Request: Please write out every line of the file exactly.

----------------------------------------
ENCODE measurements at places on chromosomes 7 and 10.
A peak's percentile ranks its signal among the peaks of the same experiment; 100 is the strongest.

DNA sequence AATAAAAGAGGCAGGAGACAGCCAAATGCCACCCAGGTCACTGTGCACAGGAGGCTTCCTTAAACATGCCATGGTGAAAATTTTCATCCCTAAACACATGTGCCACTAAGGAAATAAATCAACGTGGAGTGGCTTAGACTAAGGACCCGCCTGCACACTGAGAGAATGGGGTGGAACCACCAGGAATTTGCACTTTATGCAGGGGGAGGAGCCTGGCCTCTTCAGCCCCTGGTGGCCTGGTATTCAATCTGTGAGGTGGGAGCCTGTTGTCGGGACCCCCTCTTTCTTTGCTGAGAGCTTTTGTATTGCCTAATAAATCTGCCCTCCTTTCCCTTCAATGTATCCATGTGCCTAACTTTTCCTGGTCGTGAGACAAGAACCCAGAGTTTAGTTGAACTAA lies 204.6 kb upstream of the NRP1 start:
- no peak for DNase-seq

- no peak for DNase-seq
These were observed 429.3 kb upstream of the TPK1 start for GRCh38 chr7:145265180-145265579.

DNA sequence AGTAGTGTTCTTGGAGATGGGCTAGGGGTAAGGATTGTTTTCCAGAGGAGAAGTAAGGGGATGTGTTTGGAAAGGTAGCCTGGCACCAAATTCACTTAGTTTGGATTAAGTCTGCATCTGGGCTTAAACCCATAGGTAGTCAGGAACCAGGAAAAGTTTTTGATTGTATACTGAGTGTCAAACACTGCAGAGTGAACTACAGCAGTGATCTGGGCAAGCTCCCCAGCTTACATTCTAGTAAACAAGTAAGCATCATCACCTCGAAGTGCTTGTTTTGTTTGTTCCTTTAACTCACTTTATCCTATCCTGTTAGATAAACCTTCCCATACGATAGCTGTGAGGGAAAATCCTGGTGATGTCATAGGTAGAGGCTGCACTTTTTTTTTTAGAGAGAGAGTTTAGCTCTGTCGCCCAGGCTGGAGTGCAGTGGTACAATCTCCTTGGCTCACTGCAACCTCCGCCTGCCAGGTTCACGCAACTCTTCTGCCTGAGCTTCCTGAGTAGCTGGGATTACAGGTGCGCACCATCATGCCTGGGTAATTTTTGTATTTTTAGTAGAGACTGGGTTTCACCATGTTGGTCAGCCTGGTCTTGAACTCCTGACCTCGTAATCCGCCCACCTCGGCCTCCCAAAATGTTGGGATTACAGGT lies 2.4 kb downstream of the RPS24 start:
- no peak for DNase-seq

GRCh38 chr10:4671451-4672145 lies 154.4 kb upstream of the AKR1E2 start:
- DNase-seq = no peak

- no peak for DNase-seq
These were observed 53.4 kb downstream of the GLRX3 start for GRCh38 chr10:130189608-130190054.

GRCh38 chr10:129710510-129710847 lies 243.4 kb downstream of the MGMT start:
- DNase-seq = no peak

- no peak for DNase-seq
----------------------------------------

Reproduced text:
ENCODE measurements at places on chromosomes 7 and 10.
A peak's percentile ranks its signal among the peaks of the same experiment; 100 is the strongest.

DNA sequence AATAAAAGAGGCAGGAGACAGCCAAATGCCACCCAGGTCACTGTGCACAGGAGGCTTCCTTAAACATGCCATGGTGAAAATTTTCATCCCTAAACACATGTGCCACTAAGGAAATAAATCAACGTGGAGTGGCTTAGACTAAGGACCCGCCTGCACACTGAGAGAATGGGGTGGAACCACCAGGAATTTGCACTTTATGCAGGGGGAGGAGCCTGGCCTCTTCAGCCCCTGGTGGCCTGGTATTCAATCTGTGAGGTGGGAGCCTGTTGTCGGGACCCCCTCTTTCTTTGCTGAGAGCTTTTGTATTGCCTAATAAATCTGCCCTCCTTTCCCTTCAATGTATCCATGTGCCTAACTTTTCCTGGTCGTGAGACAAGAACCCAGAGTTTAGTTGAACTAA lies 204.6 kb upstream of the NRP1 start:
- no peak for DNase-seq

- no peak for DNase-seq
These were observed 429.3 kb upstream of the TPK1 start for GRCh38 chr7:145265180-145265579.

DNA sequence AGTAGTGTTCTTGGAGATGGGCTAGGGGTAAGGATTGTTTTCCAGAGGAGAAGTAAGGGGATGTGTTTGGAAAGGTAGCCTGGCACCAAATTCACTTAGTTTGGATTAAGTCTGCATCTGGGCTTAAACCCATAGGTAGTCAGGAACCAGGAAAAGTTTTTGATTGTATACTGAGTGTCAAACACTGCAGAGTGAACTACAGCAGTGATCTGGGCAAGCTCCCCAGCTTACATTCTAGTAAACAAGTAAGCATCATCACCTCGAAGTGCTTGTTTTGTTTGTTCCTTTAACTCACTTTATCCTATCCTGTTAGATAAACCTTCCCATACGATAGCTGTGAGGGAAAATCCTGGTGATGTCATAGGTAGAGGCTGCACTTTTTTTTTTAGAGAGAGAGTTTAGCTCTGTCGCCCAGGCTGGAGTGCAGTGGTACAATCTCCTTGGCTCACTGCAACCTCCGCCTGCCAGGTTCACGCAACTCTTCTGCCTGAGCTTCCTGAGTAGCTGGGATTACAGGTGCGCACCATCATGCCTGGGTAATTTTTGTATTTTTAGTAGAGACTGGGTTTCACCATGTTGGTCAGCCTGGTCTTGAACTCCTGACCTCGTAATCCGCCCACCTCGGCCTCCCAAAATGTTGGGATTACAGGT lies 2.4 kb downstream of the RPS24 start:
- no peak for DNase-seq

GRCh38 chr10:4671451-4672145 lies 154.4 kb upstream of the AKR1E2 start:
- DNase-seq = no peak

- no peak for DNase-seq
These were observed 53.4 kb downstream of the GLRX3 start for GRCh38 chr10:130189608-130190054.

GRCh38 chr10:129710510-129710847 lies 243.4 kb downstream of the MGMT start:
- DNase-seq = no peak

- no peak for DNase-seq